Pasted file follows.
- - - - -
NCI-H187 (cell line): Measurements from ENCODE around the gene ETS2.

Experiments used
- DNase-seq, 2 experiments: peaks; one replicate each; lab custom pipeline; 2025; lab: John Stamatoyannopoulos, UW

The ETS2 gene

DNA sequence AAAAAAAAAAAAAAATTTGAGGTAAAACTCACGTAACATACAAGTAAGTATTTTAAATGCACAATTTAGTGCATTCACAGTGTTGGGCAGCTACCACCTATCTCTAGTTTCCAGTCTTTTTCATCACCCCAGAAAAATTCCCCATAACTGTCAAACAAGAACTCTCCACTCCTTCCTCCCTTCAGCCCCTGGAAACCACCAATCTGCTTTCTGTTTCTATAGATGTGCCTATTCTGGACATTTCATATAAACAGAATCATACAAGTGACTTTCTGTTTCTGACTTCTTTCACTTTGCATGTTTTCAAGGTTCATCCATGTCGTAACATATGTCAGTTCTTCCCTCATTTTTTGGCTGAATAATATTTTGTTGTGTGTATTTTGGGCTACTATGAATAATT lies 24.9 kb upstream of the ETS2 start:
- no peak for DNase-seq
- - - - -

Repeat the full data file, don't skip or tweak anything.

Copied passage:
NCI-H187 (cell line): Measurements from ENCODE around the gene ETS2.

Experiments used
- DNase-seq, 2 experiments: peaks; one replicate each; lab custom pipeline; 2025; lab: John Stamatoyannopoulos, UW

The ETS2 gene

DNA sequence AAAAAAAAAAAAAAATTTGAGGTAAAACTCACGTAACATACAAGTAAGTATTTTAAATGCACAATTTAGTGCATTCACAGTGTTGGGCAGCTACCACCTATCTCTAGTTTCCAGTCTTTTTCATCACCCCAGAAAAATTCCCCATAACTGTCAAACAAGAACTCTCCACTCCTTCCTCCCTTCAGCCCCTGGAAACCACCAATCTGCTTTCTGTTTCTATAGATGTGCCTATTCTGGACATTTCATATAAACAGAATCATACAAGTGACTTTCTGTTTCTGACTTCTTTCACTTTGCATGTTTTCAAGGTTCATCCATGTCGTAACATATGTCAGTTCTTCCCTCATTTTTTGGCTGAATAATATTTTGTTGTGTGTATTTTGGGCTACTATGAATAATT lies 24.9 kb upstream of the ETS2 start:
- no peak for DNase-seq